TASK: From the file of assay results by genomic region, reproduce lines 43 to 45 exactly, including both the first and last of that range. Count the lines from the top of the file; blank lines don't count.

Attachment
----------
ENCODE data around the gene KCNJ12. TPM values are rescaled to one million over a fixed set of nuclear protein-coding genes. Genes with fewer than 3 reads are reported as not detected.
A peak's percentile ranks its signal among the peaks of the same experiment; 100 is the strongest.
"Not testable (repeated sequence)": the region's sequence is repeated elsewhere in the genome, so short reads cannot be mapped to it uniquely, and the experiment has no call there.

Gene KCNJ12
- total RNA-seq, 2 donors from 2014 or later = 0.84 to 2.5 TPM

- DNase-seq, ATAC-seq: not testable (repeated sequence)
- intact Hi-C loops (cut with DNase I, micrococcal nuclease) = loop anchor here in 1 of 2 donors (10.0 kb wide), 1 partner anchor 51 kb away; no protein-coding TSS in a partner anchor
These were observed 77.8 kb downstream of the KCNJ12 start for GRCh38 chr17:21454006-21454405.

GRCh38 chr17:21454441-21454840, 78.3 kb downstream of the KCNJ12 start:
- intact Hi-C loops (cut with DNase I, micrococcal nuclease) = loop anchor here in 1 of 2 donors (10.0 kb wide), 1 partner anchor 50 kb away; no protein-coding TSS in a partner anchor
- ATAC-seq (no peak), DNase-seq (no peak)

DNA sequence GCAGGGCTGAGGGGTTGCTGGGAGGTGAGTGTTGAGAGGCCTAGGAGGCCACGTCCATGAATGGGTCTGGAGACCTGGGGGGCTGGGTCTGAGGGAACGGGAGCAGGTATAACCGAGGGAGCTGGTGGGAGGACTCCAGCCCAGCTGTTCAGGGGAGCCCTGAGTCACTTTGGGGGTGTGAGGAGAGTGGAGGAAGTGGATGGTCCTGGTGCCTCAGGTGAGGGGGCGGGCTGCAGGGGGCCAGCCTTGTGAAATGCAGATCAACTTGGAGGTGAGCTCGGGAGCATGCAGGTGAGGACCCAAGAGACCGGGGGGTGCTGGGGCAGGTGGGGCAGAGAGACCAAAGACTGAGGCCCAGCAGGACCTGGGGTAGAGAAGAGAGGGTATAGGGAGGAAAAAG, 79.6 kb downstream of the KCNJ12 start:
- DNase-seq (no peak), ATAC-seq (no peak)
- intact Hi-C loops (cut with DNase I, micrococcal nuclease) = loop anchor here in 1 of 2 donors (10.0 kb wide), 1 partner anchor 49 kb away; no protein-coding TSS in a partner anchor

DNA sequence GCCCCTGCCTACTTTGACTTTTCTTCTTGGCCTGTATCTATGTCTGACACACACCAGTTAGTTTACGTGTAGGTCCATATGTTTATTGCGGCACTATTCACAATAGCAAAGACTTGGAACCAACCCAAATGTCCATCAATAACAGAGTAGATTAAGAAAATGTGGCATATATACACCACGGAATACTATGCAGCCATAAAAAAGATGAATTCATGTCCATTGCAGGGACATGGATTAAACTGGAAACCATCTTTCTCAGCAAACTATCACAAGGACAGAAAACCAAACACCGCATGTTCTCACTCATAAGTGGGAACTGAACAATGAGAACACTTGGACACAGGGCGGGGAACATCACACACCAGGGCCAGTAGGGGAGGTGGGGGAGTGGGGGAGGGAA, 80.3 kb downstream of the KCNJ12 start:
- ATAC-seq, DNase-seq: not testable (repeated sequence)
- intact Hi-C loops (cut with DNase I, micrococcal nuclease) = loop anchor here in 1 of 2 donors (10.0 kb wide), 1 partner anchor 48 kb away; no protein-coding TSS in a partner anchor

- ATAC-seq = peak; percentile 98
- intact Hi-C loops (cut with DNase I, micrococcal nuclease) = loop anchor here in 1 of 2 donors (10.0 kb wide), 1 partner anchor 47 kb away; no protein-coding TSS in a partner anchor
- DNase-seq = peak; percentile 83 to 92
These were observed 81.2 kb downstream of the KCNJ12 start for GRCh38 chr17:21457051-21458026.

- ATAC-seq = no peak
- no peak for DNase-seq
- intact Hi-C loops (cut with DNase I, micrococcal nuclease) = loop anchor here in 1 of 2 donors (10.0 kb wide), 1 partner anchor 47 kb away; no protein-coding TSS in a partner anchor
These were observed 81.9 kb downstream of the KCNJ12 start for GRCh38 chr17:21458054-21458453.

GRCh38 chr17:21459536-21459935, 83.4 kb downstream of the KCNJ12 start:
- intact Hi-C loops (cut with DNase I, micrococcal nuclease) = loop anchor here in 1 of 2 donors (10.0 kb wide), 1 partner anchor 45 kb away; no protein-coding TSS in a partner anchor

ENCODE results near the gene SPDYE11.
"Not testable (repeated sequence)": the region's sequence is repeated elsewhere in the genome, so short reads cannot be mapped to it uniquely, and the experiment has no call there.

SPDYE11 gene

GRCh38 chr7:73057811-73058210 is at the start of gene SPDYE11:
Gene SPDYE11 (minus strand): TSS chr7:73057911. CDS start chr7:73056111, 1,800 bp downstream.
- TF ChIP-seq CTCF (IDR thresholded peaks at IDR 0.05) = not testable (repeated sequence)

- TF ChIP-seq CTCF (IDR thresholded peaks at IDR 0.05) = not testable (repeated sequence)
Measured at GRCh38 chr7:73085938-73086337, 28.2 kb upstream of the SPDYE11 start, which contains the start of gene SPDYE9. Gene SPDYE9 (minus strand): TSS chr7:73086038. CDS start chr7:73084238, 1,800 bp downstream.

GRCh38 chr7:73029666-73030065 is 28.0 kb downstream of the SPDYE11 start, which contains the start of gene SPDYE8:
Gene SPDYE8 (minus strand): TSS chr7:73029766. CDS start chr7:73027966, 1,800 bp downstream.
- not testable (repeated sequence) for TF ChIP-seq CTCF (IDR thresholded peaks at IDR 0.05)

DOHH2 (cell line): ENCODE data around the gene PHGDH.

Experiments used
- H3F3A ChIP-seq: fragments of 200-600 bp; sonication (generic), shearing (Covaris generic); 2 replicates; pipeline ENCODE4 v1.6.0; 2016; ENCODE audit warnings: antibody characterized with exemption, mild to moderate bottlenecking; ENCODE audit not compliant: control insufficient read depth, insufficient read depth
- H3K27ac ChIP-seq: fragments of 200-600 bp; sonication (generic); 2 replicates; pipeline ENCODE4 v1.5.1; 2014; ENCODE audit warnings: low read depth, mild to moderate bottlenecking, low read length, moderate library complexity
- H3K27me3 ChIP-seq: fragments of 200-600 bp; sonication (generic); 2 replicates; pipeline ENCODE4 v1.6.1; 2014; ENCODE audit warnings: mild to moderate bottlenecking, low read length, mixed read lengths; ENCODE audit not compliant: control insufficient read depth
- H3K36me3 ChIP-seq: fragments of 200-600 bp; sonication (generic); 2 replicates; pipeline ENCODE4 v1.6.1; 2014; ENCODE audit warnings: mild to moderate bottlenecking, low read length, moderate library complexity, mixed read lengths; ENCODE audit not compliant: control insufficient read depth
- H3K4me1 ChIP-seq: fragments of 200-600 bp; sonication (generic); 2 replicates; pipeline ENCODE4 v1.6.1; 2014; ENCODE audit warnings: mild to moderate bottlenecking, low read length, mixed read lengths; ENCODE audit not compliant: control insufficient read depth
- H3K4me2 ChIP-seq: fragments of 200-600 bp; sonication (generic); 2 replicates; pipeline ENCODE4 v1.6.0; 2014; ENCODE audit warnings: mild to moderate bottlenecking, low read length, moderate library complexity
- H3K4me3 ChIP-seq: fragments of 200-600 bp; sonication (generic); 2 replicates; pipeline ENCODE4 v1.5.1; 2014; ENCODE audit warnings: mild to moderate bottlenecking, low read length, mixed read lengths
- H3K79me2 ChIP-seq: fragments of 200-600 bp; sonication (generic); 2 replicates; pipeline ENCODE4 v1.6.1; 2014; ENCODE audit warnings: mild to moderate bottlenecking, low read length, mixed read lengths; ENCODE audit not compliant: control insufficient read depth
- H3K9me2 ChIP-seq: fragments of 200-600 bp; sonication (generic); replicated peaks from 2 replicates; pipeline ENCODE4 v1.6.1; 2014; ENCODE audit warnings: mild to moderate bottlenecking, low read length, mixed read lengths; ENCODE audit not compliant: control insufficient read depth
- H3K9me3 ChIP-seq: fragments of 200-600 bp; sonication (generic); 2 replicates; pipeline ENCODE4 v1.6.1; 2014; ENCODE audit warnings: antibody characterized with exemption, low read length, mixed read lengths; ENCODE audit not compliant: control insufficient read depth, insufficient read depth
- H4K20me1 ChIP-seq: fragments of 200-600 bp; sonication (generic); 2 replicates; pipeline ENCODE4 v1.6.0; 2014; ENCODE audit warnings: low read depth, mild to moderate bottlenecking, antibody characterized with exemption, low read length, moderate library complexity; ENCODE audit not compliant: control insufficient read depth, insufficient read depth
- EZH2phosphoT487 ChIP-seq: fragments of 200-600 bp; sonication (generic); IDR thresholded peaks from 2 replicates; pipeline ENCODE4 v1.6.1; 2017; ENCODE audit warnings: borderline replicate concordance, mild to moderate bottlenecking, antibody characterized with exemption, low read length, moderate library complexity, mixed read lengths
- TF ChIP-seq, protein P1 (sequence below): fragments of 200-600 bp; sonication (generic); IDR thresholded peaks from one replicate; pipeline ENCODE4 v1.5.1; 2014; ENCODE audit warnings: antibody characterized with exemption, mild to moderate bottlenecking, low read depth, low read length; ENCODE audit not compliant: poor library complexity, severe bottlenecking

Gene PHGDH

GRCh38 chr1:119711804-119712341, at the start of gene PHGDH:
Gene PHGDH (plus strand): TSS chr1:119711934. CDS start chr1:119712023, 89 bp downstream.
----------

- H3K27me3 ChIP-seq: fragments of 200-600 bp; sonication (generic); 2 replicates; pipeline ENCODE4 v1.6.1; 2014; ENCODE audit warnings: mild to moderate bottlenecking, low read length, mixed read lengths; ENCODE audit not compliant: control insufficient read depth
- H3K36me3 ChIP-seq: fragments of 200-600 bp; sonication (generic); 2 replicates; pipeline ENCODE4 v1.6.1; 2014; ENCODE audit warnings: mild to moderate bottlenecking, low read length, moderate library complexity, mixed read lengths; ENCODE audit not compliant: control insufficient read depth
- H3K4me1 ChIP-seq: fragments of 200-600 bp; sonication (generic); 2 replicates; pipeline ENCODE4 v1.6.1; 2014; ENCODE audit warnings: mild to moderate bottlenecking, low read length, mixed read lengths; ENCODE audit not compliant: control insufficient read depth